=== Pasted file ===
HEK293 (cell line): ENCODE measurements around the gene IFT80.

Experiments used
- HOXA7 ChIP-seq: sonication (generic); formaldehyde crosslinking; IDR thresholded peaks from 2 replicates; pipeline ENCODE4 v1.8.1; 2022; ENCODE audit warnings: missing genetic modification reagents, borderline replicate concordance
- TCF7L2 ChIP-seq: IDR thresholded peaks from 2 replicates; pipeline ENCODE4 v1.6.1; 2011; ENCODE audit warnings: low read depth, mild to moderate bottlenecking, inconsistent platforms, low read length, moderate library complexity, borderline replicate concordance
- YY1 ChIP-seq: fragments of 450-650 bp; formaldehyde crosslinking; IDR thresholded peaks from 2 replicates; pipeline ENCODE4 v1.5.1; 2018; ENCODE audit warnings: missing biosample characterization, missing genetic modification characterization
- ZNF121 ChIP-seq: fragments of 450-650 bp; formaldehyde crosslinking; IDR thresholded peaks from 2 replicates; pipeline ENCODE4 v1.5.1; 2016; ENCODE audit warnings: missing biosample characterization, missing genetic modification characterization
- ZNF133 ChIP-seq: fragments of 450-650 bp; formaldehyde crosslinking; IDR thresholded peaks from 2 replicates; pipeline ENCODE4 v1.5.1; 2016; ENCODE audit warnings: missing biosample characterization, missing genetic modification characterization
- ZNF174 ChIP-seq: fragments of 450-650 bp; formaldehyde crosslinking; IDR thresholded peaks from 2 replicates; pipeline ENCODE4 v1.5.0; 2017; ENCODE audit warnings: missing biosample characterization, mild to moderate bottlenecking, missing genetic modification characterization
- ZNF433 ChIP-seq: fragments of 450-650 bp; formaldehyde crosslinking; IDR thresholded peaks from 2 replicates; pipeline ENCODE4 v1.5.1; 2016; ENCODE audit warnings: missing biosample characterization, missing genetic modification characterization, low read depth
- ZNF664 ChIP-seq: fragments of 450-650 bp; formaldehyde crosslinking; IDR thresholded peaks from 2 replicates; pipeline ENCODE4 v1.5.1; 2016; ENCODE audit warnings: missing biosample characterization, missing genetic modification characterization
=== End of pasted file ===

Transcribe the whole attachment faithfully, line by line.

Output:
HEK293 (cell line): ENCODE measurements around the gene IFT80.

Experiments used
- HOXA7 ChIP-seq: sonication (generic); formaldehyde crosslinking; IDR thresholded peaks from 2 replicates; pipeline ENCODE4 v1.8.1; 2022; ENCODE audit warnings: missing genetic modification reagents, borderline replicate concordance
- TCF7L2 ChIP-seq: IDR thresholded peaks from 2 replicates; pipeline ENCODE4 v1.6.1; 2011; ENCODE audit warnings: low read depth, mild to moderate bottlenecking, inconsistent platforms, low read length, moderate library complexity, borderline replicate concordance
- YY1 ChIP-seq: fragments of 450-650 bp; formaldehyde crosslinking; IDR thresholded peaks from 2 replicates; pipeline ENCODE4 v1.5.1; 2018; ENCODE audit warnings: missing biosample characterization, missing genetic modification characterization
- ZNF121 ChIP-seq: fragments of 450-650 bp; formaldehyde crosslinking; IDR thresholded peaks from 2 replicates; pipeline ENCODE4 v1.5.1; 2016; ENCODE audit warnings: missing biosample characterization, missing genetic modification characterization
- ZNF133 ChIP-seq: fragments of 450-650 bp; formaldehyde crosslinking; IDR thresholded peaks from 2 replicates; pipeline ENCODE4 v1.5.1; 2016; ENCODE audit warnings: missing biosample characterization, missing genetic modification characterization
- ZNF174 ChIP-seq: fragments of 450-650 bp; formaldehyde crosslinking; IDR thresholded peaks from 2 replicates; pipeline ENCODE4 v1.5.0; 2017; ENCODE audit warnings: missing biosample characterization, mild to moderate bottlenecking, missing genetic modification characterization
- ZNF433 ChIP-seq: fragments of 450-650 bp; formaldehyde crosslinking; IDR thresholded peaks from 2 replicates; pipeline ENCODE4 v1.5.1; 2016; ENCODE audit warnings: missing biosample characterization, missing genetic modification characterization, low read depth
- ZNF664 ChIP-seq: fragments of 450-650 bp; formaldehyde crosslinking; IDR thresholded peaks from 2 replicates; pipeline ENCODE4 v1.5.1; 2016; ENCODE audit warnings: missing biosample characterization, missing genetic modification characterization